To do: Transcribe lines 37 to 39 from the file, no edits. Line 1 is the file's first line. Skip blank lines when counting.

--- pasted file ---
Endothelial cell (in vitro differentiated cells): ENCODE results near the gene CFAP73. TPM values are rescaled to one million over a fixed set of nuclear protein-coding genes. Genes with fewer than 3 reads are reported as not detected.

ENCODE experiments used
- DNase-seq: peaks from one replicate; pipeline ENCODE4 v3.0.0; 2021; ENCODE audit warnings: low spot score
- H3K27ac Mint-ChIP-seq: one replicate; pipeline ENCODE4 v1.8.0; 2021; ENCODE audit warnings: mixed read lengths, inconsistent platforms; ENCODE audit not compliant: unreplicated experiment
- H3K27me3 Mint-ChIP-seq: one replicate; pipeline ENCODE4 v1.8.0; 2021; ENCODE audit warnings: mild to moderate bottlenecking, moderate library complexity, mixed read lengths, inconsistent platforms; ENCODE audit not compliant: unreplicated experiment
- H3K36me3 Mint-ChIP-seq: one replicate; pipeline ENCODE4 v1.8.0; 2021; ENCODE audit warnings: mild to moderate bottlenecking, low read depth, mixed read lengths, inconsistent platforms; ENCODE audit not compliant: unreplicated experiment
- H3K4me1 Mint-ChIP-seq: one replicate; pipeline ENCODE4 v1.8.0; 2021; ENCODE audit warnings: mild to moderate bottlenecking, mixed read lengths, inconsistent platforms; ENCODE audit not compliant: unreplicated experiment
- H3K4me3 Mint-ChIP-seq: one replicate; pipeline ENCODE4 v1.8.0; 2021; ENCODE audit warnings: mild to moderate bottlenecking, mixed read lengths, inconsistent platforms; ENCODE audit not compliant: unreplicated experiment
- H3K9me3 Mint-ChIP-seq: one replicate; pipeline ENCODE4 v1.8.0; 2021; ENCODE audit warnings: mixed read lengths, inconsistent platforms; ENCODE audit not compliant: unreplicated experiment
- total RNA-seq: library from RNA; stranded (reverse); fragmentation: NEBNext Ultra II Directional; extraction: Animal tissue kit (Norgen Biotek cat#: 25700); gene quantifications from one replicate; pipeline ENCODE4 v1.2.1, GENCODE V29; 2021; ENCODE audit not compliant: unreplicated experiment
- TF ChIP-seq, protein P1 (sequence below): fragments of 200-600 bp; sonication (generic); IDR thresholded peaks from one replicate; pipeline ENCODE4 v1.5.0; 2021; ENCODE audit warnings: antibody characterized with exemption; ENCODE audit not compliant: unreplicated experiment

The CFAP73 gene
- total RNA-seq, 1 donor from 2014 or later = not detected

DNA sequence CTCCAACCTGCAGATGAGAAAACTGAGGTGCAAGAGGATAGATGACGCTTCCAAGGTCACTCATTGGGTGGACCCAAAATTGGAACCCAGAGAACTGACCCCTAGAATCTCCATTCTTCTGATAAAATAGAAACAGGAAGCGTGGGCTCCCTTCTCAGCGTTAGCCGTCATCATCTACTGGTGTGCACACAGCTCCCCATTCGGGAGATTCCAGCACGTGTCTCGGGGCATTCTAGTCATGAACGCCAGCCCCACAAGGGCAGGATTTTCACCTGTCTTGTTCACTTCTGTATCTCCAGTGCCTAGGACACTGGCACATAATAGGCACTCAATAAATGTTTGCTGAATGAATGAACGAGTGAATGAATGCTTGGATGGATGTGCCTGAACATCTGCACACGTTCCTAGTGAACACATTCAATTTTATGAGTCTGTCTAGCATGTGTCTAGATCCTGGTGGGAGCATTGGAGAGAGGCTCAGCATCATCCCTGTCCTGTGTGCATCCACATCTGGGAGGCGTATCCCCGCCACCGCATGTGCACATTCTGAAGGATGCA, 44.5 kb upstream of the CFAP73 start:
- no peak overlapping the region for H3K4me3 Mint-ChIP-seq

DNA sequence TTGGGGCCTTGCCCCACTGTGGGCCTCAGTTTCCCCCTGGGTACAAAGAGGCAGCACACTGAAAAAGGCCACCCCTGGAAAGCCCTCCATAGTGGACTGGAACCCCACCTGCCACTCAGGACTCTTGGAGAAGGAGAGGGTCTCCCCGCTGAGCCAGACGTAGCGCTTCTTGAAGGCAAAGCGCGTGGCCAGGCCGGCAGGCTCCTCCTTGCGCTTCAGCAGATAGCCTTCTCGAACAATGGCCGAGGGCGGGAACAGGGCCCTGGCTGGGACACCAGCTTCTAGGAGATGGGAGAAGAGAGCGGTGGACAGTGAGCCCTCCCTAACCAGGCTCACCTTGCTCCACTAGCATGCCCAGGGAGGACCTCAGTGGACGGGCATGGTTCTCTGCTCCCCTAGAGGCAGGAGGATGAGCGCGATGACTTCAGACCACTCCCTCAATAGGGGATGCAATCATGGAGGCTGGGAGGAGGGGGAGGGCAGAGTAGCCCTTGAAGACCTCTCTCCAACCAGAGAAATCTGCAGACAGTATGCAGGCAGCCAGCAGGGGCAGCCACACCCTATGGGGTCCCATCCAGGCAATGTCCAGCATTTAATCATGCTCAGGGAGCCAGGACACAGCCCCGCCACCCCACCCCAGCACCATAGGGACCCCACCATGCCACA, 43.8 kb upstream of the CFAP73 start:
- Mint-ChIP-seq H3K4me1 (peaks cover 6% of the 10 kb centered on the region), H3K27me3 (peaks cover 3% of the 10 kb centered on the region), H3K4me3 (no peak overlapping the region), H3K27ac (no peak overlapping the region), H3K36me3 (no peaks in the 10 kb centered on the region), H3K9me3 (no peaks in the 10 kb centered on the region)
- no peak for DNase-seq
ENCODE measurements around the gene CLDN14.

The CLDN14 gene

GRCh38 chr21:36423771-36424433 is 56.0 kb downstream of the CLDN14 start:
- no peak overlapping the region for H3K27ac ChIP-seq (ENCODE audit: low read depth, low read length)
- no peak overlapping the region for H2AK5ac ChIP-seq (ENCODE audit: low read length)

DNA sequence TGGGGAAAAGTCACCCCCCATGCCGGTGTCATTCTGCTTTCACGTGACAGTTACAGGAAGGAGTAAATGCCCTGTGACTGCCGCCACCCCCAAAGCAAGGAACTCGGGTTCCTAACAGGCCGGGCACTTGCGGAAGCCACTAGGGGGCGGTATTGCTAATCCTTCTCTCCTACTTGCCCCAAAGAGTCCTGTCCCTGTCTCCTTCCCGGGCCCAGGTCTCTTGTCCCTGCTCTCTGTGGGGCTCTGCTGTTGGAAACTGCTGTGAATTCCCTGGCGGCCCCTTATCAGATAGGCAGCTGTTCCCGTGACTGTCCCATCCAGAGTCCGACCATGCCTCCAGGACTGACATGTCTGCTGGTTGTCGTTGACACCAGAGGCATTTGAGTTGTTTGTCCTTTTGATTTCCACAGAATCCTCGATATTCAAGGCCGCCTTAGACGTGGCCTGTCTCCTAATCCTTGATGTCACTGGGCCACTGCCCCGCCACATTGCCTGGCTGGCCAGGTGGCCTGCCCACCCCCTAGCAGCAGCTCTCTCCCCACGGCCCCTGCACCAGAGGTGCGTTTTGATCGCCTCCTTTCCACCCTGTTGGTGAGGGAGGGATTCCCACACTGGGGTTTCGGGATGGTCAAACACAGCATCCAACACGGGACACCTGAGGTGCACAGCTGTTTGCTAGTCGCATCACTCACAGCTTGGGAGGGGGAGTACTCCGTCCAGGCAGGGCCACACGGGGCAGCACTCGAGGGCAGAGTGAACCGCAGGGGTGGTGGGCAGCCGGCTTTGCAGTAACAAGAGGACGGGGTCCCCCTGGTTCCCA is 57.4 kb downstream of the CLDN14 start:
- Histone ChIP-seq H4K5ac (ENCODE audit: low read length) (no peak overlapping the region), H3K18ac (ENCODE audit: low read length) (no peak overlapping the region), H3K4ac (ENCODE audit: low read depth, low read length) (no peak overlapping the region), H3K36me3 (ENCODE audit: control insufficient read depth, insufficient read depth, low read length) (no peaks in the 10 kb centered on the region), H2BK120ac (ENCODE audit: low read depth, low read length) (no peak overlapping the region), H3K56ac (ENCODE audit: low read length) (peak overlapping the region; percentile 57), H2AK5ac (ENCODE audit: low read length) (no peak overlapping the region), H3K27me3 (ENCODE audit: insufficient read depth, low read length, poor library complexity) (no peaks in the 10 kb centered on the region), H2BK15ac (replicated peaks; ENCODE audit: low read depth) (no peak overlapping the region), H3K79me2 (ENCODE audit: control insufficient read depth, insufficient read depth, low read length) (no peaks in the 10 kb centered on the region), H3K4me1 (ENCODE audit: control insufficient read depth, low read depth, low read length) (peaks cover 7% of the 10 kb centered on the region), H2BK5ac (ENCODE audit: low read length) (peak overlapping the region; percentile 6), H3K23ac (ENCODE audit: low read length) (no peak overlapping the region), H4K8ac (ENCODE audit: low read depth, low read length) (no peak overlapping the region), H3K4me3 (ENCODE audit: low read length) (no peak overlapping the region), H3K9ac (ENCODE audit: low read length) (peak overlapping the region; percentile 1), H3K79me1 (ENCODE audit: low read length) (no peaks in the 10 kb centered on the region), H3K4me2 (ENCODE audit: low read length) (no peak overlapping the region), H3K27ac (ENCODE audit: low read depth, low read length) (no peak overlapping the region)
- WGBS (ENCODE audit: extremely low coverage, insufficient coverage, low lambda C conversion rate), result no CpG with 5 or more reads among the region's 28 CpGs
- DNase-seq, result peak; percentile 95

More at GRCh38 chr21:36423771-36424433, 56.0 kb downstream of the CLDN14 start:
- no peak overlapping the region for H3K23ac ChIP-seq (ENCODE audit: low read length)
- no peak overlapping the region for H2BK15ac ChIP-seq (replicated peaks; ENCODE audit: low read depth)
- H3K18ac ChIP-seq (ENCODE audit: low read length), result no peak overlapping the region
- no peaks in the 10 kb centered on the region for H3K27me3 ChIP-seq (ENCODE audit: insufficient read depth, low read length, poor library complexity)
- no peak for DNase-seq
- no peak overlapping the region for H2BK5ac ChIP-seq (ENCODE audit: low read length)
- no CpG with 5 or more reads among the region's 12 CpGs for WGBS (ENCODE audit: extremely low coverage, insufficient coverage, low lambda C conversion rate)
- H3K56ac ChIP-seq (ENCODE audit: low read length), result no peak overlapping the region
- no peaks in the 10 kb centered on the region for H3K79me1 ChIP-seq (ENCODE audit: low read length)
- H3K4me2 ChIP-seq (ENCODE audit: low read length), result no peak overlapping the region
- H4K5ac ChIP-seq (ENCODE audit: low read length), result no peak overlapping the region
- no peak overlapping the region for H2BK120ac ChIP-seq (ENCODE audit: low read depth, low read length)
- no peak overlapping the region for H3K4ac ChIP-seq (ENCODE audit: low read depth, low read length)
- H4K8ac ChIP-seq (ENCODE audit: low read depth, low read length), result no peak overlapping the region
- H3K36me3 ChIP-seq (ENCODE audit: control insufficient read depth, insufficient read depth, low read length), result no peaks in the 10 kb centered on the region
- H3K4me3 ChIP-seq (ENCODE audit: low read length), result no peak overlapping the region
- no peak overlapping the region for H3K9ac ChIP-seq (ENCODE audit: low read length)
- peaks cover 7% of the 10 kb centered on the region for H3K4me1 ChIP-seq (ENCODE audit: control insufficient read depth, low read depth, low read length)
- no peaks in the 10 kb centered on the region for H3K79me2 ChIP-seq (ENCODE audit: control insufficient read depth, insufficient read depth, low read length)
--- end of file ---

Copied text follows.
- no peaks in the 10 kb centered on the region for H3K79me1 ChIP-seq (ENCODE audit: low read length)
- H3K4me2 ChIP-seq (ENCODE audit: low read length), result no peak overlapping the region
- H4K5ac ChIP-seq (ENCODE audit: low read length), result no peak overlapping the region